Some may know it as Winterfell from Game of Thrones. To others as it’s Castle Leoch from Outlander. Maybe even the various castles from Monty Python and the Holy Grail. Wherever you may have seen it, it’s true name is Doune Castle, just west of Stirling on the banks of the river Teith. And what a sight to behold. With our newfound love of the TV show Outlander the we thought we would pay it a visit.
The history of the castle is many and varied and rivals the fictional drama that the movies and television shows depict. It was built in the 14th Century by Robert Stuart, Duke of Albany (1340-1420) – Regent of Scotland, (and great grandson to Robert the Bruce of Battle of Bannockburn fame). He was succeed by his son Murdoch Steward, Duke of Albany who was executed by the King in 1425 for treason and the castle passed to the hands of the crown.
The castle was used for many things after it passed to the crown; mainly though as a royal retreat and hunting lodge. It has a grand great hall with fire pit and screen where cooks and servants would be hidden, working hard to provide food for the guests(picture above). As you meander through all of the narrow doorways and nukes and crannies you can start to truly get a sense of what life may have been like for the people living in the grand old place so many years ago. When you stop and think you are standing in the same place and touching the same walls that people like Mary, Queen of Scots did, it makes these people seem all the more real and gave me a sense of connection to the past I hadn’t experienced before.
Of course, for fans of the Outlander series there are scenes that you may recognise such as the wall in the picture above; from which Claire watches children play, or the kitchen below in which Mrs Fitz cooks all of those marvellous meals. There really is something for people who are not that bothered about the history! There is an element of truth to the castle being involved with the Jacobite uprising of 1745 however, as it was used by Bonnie Price Charlie as a prison for government troops captured after the Battle of Stirling, on 17th January 1746. Not quite Castle Leoch, but close enough!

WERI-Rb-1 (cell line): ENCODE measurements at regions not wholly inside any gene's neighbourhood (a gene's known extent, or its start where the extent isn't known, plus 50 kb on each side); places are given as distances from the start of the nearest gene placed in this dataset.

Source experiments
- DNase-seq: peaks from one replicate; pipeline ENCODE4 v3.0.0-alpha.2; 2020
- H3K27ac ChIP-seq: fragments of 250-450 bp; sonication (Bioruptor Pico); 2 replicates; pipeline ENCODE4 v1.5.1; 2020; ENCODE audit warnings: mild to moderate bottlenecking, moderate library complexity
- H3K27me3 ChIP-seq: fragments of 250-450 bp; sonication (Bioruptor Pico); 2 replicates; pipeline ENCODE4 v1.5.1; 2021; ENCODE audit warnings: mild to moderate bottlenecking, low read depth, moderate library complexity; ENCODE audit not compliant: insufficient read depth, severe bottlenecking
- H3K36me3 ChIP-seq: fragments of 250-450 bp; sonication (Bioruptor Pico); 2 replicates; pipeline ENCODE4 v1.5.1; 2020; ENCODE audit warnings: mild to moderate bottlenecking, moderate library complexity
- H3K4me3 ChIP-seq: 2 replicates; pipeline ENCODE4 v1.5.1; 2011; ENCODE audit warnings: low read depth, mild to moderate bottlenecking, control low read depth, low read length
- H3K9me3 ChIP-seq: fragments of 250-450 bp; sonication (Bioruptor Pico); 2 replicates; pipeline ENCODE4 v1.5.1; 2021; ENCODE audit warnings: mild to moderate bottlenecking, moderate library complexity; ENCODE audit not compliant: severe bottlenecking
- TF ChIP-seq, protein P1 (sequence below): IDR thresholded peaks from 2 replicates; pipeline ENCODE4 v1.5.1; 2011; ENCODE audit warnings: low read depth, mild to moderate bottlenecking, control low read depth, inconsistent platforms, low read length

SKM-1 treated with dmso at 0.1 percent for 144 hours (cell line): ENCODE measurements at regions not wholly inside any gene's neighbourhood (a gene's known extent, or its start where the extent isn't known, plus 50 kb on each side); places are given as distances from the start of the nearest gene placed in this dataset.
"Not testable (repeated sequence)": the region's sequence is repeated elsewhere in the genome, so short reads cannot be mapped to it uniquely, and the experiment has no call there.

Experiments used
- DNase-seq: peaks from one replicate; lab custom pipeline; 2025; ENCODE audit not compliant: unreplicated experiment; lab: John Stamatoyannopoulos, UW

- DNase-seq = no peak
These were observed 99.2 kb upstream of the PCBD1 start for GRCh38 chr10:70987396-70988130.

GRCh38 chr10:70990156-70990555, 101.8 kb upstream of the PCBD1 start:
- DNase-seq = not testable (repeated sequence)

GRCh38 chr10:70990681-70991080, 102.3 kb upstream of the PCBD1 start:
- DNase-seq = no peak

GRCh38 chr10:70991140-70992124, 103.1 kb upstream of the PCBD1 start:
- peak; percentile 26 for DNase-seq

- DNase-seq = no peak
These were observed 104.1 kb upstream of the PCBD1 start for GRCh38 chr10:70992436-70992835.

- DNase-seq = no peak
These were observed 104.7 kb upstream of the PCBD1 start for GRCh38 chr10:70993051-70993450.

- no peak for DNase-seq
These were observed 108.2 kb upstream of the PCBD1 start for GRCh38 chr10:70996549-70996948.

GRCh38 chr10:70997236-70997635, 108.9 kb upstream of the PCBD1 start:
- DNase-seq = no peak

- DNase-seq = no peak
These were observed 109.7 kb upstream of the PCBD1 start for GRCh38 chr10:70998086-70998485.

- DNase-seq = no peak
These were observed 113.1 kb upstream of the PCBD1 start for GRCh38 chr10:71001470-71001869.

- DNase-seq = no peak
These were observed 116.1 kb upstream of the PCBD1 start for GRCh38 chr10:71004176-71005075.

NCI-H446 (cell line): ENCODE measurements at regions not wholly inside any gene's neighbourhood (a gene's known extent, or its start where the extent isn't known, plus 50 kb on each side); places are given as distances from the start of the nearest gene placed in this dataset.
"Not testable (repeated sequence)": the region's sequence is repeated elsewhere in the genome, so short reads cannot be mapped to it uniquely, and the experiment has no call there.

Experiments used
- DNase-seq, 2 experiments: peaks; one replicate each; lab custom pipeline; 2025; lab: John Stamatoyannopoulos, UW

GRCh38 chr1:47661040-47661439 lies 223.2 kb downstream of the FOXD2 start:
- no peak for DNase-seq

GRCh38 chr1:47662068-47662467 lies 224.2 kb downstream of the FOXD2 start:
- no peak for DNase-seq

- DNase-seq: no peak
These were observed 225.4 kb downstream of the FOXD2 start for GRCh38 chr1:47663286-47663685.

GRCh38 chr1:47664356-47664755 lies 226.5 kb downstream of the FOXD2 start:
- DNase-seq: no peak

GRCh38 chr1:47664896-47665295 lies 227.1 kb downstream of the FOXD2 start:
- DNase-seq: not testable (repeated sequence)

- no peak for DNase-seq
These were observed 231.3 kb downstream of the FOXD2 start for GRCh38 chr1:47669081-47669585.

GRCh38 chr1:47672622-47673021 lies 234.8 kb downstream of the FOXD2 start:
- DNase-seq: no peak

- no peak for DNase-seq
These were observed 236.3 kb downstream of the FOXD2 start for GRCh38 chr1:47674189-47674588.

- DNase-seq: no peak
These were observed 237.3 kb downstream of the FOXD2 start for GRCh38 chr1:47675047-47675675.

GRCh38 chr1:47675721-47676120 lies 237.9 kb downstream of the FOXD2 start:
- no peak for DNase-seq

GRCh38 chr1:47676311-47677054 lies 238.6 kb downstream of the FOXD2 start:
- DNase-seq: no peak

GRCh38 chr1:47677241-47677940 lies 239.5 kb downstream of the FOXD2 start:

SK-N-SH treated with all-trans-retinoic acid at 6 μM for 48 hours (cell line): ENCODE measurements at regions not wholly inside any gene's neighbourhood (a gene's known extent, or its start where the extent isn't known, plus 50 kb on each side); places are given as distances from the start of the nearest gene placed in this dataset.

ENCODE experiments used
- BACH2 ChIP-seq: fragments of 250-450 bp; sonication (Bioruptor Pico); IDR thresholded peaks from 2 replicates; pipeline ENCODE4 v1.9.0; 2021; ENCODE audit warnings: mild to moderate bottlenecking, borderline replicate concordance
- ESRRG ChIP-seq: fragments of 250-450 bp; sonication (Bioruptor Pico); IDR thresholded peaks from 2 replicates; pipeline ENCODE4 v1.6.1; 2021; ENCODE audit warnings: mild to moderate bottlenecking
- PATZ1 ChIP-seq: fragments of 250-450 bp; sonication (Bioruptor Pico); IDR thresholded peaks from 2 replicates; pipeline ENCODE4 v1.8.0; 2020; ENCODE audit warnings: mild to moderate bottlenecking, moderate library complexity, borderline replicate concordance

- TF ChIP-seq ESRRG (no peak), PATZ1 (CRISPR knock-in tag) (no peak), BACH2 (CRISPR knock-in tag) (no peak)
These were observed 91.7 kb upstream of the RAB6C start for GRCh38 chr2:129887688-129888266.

Historic Scotland who now maintain the castle have an excellent audio guide narrated by Monty Python’s Terry Jones. He talks about the history of the castle and it’s occupants throughout the years. There is also a mini audio tour laced throughout – the Outlander audio guide – narrated by Sam Heughan who plays Jamie in the hit Starz tv series. He talks about the filming of the series at Doune castle and some excellent behind the scenes facts.
To be honest, I was sceptical when I first thought of Doune Castle as a blog post. I am not a fan of “organised” ruins that you have to pay to enter. However, driving through the small windy village and walking up to the imposing castle entrance I felt like I had been transported back in time. The fact the castle has been maintained, with features such as the fireplaces, tables and chairs only added to the experience. Easily the best £6 I could have spent. Historic Scotland have done an amazing job of keeping the feel that this is a ruin, but is safe enough to wander round, touch, feel and smell – in short a great experience and one which I will repeat in future.
For more information about Doune castle as well as other Historic Scotland sites, visit the Historic Scotland website by clicking on the link.